Happiness isn’t about the amount in your paycheck, but the values that define your purpose.
In this episode, Jordan and Jason explore the science behind happiness and its correlation to employee productivity and workplace wellbeing.
They discuss the importance of humility in the workplace and why more money is not the key to achieving happiness. They also examine why 100% happiness in the workplace should not be the ultimate goal and what should be instead.
Nothing is miserable unless you think it so; Nothing brings happiness unless you are content with it. — Boethius — Jason
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Malarkey 24:01 AND 24:18
How many hours and years of our lives do we spend on work for nearly all of us, we spend 30 plus years and one third of our days in our vocation, more time perhaps than we spend at rest or at play. But this isn’t a problem. Why? Because work is good. Work needs to be integrated deeply into our lives and must be in line with our most important goals and values. And if it is, we have a far more complete and fulfilling life experience. Welcome to the How People Work podcast, where we explore the intersection of how humans think and act and how they apply themselves to their work. When you understand both of these things, you’ll be equipped to be insightful, compassionate, and compelling leaders.
Welcome back to How People Work. This is Jordan Peace sitting here with Jason Murray. Today we’re going to talk about happiness, and Jason has been, as I like to use the expression, nerding out on a study that was done by MIT about this very topic of happiness. And I’m going to kick it to Jason to frame up what this study was, when it happened, why it happened, what the results were, at least some of those results. And then we’ll just kind of spitball on our take.
Well, I think there’s a bunch of ideas that come out of that. You and I have talked about a little bit in the past already, and we’ll talk about a little bit more on this episode. Yeah. And I believe it was February of last year. So this is 2023. That would’ve been 2022. A study came out and it was sort of published by MIT’s Sloan School of Business. And I couldn’t believe it at first when I came across it because it was literally about happiness and the impact. Yeah, well, it was real science about happiness. And I was like, oh my gosh, I wish we had known this in 2018 when we started Fringe, because it’s like nobody was talking about that kind of stuff.
Well, that is easy too, in a business setting to be Mr. Tough guy and be like, happiness is for my 10 year old daughter, and how her love of unicorns. That has nothing to do with adults and work, much less soldiers, which is what you’re about to talk about.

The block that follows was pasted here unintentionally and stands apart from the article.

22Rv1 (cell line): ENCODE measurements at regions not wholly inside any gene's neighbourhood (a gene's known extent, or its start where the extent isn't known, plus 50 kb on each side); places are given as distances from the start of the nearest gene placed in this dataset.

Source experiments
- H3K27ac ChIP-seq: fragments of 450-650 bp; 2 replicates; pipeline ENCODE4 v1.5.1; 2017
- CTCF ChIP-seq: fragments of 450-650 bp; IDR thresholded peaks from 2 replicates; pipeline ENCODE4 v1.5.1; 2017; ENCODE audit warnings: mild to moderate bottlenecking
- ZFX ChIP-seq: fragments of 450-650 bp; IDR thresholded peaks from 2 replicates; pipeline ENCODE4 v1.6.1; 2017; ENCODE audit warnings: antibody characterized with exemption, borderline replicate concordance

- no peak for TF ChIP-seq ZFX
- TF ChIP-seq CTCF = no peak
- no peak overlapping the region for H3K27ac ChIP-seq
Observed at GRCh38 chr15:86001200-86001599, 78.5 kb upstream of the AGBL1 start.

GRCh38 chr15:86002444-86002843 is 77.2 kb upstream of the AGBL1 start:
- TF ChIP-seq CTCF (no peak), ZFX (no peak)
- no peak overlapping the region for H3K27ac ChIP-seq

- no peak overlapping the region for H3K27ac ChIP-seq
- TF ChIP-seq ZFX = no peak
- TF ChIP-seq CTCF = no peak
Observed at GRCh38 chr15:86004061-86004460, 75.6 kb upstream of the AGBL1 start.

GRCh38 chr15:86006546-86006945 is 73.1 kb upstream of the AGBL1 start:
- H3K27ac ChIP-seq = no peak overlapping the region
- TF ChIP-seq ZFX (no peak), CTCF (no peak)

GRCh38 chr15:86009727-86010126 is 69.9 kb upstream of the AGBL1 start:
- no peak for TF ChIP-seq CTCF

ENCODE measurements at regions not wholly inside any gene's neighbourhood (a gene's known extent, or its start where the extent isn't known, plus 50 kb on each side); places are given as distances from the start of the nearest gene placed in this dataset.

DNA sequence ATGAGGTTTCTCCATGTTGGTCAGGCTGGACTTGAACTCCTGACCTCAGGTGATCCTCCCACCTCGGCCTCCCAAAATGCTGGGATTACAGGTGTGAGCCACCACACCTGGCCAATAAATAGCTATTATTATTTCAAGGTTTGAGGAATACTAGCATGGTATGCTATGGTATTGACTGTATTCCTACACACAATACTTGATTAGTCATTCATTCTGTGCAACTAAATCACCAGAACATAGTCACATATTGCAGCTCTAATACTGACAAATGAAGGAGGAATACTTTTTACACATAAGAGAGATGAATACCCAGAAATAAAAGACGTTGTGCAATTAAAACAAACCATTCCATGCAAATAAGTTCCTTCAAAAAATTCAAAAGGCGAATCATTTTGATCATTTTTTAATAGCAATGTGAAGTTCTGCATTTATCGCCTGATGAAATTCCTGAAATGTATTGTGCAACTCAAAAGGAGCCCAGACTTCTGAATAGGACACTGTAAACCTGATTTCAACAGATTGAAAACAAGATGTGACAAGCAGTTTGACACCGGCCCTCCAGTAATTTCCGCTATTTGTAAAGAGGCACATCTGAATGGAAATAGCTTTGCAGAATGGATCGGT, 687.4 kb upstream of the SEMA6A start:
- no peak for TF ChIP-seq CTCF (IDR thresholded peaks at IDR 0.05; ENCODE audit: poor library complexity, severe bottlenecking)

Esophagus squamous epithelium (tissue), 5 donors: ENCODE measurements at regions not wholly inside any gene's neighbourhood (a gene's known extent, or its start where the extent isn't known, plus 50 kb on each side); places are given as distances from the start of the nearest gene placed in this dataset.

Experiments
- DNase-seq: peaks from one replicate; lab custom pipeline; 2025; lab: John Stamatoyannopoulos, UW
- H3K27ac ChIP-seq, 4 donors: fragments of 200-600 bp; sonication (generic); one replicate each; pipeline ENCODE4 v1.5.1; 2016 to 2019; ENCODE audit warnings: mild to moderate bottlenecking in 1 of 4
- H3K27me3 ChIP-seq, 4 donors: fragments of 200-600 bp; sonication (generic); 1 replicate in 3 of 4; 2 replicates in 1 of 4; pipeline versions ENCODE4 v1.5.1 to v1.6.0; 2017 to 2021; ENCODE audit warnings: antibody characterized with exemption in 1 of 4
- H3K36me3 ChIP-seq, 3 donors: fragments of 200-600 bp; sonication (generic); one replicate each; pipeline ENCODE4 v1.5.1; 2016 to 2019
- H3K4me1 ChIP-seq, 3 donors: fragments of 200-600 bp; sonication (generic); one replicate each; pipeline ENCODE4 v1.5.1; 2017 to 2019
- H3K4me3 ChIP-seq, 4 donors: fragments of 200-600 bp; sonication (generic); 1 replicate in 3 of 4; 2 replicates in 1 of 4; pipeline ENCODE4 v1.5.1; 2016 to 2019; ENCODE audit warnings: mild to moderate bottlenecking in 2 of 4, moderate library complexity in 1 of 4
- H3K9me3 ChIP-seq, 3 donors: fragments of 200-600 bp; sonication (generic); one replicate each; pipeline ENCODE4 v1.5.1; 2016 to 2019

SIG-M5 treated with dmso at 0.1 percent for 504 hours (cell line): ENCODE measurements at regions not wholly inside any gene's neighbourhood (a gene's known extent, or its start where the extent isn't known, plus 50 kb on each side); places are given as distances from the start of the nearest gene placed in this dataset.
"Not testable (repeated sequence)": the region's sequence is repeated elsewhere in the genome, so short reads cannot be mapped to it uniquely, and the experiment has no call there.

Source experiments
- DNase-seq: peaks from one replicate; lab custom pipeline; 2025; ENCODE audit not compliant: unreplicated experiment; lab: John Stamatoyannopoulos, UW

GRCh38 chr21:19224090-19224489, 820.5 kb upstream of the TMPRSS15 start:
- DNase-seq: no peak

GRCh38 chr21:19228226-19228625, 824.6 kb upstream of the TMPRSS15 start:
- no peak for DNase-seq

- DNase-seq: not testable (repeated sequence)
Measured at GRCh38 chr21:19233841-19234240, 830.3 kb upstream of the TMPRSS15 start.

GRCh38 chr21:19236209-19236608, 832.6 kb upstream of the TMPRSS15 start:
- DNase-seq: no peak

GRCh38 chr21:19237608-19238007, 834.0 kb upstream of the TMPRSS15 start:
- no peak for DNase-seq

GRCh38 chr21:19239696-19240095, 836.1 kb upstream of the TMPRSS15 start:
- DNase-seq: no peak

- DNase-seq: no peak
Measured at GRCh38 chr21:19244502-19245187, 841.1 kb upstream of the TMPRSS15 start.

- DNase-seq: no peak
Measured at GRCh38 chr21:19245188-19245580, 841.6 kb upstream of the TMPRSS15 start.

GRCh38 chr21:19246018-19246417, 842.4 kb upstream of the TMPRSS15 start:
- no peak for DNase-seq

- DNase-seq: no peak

So I think that the crazy thing is if you want to say, where would it be most unlikely that you think you would study something like happiness, you might say the military, but it is probably one of the best proxies for what does this mean in the workplace or business, right? Because it is literally the most merit driven institution that exists because of the nature of what they do. And so this study, what they did was they followed about a million US Army soldiers over the course of about five years, and -
Which is a huge number, by the way. Your typical survey that you would publish something like Forbes and say, we interviewed 500 people and — And then you’d say a result that everyone is supposed to read and buy and believe based on 500 survey results, which in all honesty is not so bad. 1 million is wild. That is a great cross section of society. If you got a million people, inevitably you got a solid cross section of -
Right, and so they were looking at it from a lens of how did people self-report feelings of happiness? So they literally just asked them on a subjective basis, which is really how psychological researchers do this stuff. So measures of happiness or wellbeing are measured by this subjectivity scale, but it’s just people assessing you. Just a sense of it, right? Yeah. But they found that it’s still a reliable way of assessing somebody’s overall affect in that way. And so it was really fascinating because individuals that self-reported greater levels of happiness were four times as likely to be top performers as their peers. So in terms of awards received, promotions, anything kind of merit-based thing, those that reported higher levels of happiness literally were better performers in the organization.
For math people, that’s 400% more. Or I think it is. Oh man, somebody’s going to call me on that. That’s wild. I mean, if you would’ve said every line that you just said, except for that number, I would’ve guessed like 50%, like ish at best. 4x? Wow